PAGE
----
Functional components may now contain state, much as class-based components, thanks to the useState hook. As a result, you can keep your component functions short and clear while still managing the state within them.

You must import useState from the React library at the start of your component file to use it. Then, within your component method, call useState and pass in your state’s initial value. The useState hook returns an array containing two elements; the current state value and a function that may be used to change the state.

You may then destructure the array and utilize these two values in your component. The current state value may be used like any other variable, and the update function can be invoked anytime the state has to be changed. This will cause the component to re-render, allowing it to reflect the modified state.

To summarize, useState enables functional components to have states of their own, allowing them to maintain and update the data that they use to generate their user interface.

This simplifies the creation of basic, functional components that retain the features and capabilities of class-based components.

Q8. Explain Reconciliation in React

Reconciliation is the mechanism through which React updates the DOM when the state of a component changes. When the state of a component changes, React updates the virtual DOM, a lightweight replica of the actual DOM in memory. The virtual DOM computes the difference between the prior and new versions of the component and then updates the actual DOM with the bare minimum of modifications. This speeds up and improves the efficiency of the updates.

This essentially implies that when a component’s prop or state changes, react determines if a real DOM update is required by comparing the newly returned element with the previously displayed one; if they are not equal, react will update the dom, this is a process known as Reconciliation.

Q9. What is the difference between Controlled and Uncontrolled Components?

In React, there are two approaches to constructing forms; controlled and uncontrolled components. A controlled component is one whose value is controlled by the React component, whereas an uncontrolled component is one whose value is controlled by the DOM itself.

React components determine the value of the input in a controlled component, and the component is responsible for handling changes to that value.

When a user types something into a controlled input, the React component that controls the input updates its state, and the input is updated to reflect the new value in the state. This gives the React component complete control over the form input, ensuring that it is always in sync with the rest of the application state.

Meanwhile, The DOM determines the value of the input in an uncontrolled component, and the React component has no influence over it. When a user puts anything into an uncontrolled input, the value of the input is modified, but the React component is unaware of the change. This might cause conflicts between the value of the input and the rest of the application state, making some functionality, such as validation or formatting, more difficult to provide.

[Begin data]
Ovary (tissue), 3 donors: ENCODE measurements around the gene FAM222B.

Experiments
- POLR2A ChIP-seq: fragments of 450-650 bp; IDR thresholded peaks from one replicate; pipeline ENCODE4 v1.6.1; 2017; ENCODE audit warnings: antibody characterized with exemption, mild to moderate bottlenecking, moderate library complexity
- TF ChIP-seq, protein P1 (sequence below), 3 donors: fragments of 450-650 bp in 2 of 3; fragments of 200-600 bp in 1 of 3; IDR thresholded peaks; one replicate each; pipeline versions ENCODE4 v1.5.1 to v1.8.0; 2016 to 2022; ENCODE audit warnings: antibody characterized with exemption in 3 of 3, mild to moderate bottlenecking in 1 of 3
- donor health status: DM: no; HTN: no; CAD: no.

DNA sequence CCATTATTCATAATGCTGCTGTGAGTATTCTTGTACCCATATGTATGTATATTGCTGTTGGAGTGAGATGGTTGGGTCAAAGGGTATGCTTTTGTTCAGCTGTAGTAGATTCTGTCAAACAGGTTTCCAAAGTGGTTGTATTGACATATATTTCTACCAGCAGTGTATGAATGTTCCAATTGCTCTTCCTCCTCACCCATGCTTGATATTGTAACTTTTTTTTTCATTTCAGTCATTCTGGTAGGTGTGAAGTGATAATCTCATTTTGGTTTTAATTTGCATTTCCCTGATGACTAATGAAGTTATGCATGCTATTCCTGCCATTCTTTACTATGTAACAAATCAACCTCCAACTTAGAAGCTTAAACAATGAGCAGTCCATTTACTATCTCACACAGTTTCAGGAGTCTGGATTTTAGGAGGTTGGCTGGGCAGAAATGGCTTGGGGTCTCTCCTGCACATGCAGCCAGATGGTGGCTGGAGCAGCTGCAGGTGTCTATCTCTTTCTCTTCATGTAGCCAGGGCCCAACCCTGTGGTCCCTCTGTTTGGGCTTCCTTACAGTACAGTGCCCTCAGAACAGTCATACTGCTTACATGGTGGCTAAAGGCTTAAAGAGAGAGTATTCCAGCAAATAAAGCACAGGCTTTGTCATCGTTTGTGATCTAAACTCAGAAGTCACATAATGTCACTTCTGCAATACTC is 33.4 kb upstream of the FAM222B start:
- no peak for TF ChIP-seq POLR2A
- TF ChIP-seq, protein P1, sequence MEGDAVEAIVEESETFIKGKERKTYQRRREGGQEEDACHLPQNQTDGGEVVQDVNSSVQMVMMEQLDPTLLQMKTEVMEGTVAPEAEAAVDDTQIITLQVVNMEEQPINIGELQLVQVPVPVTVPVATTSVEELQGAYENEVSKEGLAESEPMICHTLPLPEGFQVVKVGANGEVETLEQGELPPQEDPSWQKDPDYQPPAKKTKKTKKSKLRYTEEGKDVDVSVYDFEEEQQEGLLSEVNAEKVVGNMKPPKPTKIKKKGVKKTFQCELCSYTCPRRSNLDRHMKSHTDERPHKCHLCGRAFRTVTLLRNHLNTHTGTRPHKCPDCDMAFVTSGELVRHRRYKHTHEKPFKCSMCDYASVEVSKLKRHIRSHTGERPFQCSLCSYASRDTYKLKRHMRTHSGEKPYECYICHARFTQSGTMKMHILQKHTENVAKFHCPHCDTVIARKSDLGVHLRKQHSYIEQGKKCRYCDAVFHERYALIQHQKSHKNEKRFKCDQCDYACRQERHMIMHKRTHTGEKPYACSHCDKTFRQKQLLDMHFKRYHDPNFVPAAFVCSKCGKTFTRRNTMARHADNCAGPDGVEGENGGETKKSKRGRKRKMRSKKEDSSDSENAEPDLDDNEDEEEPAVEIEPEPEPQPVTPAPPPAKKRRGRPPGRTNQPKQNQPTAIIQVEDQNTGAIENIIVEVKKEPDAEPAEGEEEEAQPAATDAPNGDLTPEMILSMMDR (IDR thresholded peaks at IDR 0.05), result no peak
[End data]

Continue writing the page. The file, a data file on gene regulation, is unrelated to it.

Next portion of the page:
In summary, controlled components are usually seen to be a superior approach to constructing forms in React since they allow the React component greater control over the input and make features like validation and formatting easier to implement. Uncontrolled components can be valuable in some circumstances, but they must be utilized with caution.

Q10. Explain what a higher-order component is

A higher-order component (HOC) is a function that accepts a component as an argument and returns another component. In React, HOCs are a valuable tool for reusing code and logic across components. They are frequently used to extend the functionality of existing components, for adding new properties or behaviors.

Creating a higher-order function requires defining a function that accepts a component as an argument and returns a new component. The new component might be based on the input component or wholly distinct. Within the HOC function, you may add extra logic or behavior to the input component and then return the updated component.

Also, HOCs are frequently used to abstract away complicated logic or behavior that is shared by several components. To avoid having each component implement its own authentication and authorization logic, you might, for instance, design a HOC that handles authentication and authorization for a group of components.

Conclusion

For anybody hoping to succeed in their React interview, these top 10 React 2022 interview questions are crucial. The subjects covered in these questions vary from fundamental React ideas to more complex ones like Higher Order Components, data flow, and so on. You may increase your chances of succeeding in your React interview and securing the position of your dreams by becoming familiar with these questions and their responses.

These top 10 React 2022 interview questions and answers will help you prepare for your upcoming interview and give you the confidence you need to succeed, whether you are a novice or an expert React developer.